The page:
The facial, transverse facial, and infraorbital arteries provide for the main arterial supply of the face, the facial artery being the most dominant amongst them. Facial artery arises from the external carotid artery, runs upwards to reach the inferior border of the mandible, follows a tortuous course up to the angle of the mouth, giving the inferior labial and superior labial arteries and further continuing to the medial canthus of the eye, terminating as the lateral nasal artery.1 A pre-masseteric artery given off before the inferior labial artery, running along the superior border of the masseter and supplies the surrounding tissues has been described by Adachi et al.2
There are variations in the pattern of termination of facial artery which are important clinically. These variations are important clinically as facial surgeries require the mobilization of the branches of the facial artery and also, the masseter muscle if exploited by craniofacial surgeons without the knowledge of the occurrence of its pre-masseteric branch can lead to its damage.3 Here we report a case of bilateral facial artery variation which was encountered during the routine anatomy dissections for undergraduate learning.
Here we report a case of bilateral facial artery variation, encountered during routine anatomy dissection of a formalin-fixed male cadaver, for undergraduate learning. We found an unusual variation in the termination of the facial artery. The facial artery arose from the external carotid artery, followed a tortuous path, moving beneath the digastric and stylohyoid muscles, after which it passed through the submandibular gland. It then curved over the body of the mandible and ascended forwards and upwards to the angle of the mouth. Then, instead of running from the angle of the mouth towards the side of the nose, the facial artery took a sharp turn at the angle of lip, continuing as the superior labial artery which anastomosed with the opposite side superior labial artery in the midline above the margin of the upper lip. The lateral nasal artery was given off closer to the midline than usual, as a branch from the superior labial artery, did not give rise to the angular artery and terminated by supplying the lateral part of the nose as inferior alar artery. There was also a single pre-masseteric branch noted on the left side, given off before inferior labial artery. On the right side the pre-masseteric branch could not be preserved during dissection. Few smaller branches from the infraorbital artery were also noted bilaterally supplying the upper part of the side of the nose. (Figure 1, Figure 2)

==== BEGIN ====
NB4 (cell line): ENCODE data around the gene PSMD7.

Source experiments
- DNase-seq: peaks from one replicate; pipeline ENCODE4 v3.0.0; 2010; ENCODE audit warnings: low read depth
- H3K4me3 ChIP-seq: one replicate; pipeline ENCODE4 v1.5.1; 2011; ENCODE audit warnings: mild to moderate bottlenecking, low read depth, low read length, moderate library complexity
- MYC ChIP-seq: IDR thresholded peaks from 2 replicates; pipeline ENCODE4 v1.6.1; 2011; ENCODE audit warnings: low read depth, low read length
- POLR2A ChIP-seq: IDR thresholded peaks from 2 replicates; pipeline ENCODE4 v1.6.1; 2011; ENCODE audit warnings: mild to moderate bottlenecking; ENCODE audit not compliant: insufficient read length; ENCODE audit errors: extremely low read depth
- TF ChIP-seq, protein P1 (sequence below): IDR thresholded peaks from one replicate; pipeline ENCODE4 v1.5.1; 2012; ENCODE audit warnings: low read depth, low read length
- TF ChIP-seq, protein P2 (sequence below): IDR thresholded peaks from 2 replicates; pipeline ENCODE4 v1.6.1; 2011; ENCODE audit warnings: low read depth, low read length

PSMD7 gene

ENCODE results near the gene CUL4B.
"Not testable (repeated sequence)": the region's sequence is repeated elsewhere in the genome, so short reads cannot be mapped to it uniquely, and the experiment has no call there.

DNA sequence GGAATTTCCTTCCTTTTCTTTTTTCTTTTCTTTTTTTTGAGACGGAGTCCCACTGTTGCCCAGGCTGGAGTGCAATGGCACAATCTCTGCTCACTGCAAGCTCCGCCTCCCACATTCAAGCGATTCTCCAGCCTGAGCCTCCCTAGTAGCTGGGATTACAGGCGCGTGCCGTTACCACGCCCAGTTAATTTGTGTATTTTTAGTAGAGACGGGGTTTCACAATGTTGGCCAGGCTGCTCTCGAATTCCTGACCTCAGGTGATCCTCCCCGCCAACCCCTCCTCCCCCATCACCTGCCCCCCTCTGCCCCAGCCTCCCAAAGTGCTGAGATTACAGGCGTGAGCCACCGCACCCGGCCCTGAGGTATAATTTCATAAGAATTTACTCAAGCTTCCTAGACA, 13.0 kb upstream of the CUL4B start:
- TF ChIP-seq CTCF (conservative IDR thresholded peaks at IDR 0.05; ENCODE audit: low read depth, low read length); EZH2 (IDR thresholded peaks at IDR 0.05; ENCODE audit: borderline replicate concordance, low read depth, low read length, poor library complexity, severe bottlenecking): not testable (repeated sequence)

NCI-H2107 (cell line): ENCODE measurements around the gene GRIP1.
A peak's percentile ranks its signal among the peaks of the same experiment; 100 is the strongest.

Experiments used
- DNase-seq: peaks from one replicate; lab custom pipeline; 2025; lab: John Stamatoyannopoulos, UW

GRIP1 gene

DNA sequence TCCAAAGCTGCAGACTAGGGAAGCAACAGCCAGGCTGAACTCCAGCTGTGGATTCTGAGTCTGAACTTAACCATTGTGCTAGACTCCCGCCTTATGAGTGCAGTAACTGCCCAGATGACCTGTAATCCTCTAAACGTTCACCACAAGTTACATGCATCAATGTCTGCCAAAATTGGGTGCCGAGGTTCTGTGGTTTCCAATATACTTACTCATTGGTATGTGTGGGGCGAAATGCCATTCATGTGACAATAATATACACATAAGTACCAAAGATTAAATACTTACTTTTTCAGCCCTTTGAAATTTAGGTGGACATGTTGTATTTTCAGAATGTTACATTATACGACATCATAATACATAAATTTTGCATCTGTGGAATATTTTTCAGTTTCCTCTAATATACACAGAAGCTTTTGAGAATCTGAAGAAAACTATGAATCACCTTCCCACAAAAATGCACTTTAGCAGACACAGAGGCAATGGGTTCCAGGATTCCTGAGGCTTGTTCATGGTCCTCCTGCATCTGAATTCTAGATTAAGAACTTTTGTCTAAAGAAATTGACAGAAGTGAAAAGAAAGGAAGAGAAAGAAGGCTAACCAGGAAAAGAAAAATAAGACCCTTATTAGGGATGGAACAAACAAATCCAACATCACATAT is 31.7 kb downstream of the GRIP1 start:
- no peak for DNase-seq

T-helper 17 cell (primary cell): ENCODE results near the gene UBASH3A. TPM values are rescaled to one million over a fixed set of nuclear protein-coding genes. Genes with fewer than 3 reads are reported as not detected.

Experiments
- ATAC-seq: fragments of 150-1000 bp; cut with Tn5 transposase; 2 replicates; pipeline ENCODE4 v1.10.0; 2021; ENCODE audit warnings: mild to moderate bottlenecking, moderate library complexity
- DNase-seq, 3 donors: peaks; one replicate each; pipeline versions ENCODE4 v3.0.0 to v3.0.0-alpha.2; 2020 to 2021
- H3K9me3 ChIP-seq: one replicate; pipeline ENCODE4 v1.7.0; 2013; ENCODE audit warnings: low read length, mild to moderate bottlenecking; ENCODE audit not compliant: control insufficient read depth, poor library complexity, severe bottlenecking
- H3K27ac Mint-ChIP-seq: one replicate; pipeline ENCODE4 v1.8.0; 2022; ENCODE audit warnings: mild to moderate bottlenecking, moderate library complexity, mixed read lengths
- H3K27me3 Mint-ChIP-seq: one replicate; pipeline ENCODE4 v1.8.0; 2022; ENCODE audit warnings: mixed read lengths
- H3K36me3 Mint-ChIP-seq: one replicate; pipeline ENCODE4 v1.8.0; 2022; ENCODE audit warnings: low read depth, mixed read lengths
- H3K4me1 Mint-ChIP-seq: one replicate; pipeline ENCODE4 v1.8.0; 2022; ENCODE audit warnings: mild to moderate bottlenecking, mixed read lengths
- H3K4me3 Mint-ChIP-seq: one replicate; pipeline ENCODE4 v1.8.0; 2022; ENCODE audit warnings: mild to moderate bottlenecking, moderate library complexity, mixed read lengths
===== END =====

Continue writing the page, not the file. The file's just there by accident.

Facial artery, an important artery of the face, is known to have variations in its course and branches. Identification of such variations is essential in clinical practice, especially during surgeries such as orofacial, maxillary, rhinoplastic and cosmetic surgeries. Surgically, facial artery is used as a pedicle in a number of flaps such as nasolabial skin flaps, oral mucosal flaps, buccal mucosal flaps, and facial artery musculomucosal flaps.1 Also, cancers of the head and neck sometimes require super-selective intra-arterial chemotherapy where facial artery is used for the procedure 4